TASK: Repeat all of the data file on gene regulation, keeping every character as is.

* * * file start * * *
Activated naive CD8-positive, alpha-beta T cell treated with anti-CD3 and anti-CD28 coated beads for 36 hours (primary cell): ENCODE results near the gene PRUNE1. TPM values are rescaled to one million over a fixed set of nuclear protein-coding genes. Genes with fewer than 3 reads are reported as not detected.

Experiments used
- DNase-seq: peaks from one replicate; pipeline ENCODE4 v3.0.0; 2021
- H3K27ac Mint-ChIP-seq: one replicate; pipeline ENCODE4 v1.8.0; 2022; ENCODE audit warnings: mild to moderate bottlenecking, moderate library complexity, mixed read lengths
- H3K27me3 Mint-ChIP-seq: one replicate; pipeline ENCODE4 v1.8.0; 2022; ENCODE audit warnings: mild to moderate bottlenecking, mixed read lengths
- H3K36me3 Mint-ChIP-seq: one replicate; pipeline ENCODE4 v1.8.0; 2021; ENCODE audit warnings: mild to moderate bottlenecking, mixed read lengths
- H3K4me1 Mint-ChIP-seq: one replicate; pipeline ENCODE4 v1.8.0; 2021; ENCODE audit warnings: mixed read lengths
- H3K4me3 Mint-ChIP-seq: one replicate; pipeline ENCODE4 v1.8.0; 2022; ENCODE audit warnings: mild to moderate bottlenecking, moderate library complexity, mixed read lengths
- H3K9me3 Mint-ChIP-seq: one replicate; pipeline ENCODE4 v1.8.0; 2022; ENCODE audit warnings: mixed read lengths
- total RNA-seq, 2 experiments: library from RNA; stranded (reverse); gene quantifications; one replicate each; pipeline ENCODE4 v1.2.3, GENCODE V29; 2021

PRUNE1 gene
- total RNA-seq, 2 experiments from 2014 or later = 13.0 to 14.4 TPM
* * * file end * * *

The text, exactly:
Activated naive CD8-positive, alpha-beta T cell treated with anti-CD3 and anti-CD28 coated beads for 36 hours (primary cell): ENCODE results near the gene PRUNE1. TPM values are rescaled to one million over a fixed set of nuclear protein-coding genes. Genes with fewer than 3 reads are reported as not detected.

Experiments used
- DNase-seq: peaks from one replicate; pipeline ENCODE4 v3.0.0; 2021
- H3K27ac Mint-ChIP-seq: one replicate; pipeline ENCODE4 v1.8.0; 2022; ENCODE audit warnings: mild to moderate bottlenecking, moderate library complexity, mixed read lengths
- H3K27me3 Mint-ChIP-seq: one replicate; pipeline ENCODE4 v1.8.0; 2022; ENCODE audit warnings: mild to moderate bottlenecking, mixed read lengths
- H3K36me3 Mint-ChIP-seq: one replicate; pipeline ENCODE4 v1.8.0; 2021; ENCODE audit warnings: mild to moderate bottlenecking, mixed read lengths
- H3K4me1 Mint-ChIP-seq: one replicate; pipeline ENCODE4 v1.8.0; 2021; ENCODE audit warnings: mixed read lengths
- H3K4me3 Mint-ChIP-seq: one replicate; pipeline ENCODE4 v1.8.0; 2022; ENCODE audit warnings: mild to moderate bottlenecking, moderate library complexity, mixed read lengths
- H3K9me3 Mint-ChIP-seq: one replicate; pipeline ENCODE4 v1.8.0; 2022; ENCODE audit warnings: mixed read lengths
- total RNA-seq, 2 experiments: library from RNA; stranded (reverse); gene quantifications; one replicate each; pipeline ENCODE4 v1.2.3, GENCODE V29; 2021

PRUNE1 gene
- total RNA-seq, 2 experiments from 2014 or later = 13.0 to 14.4 TPM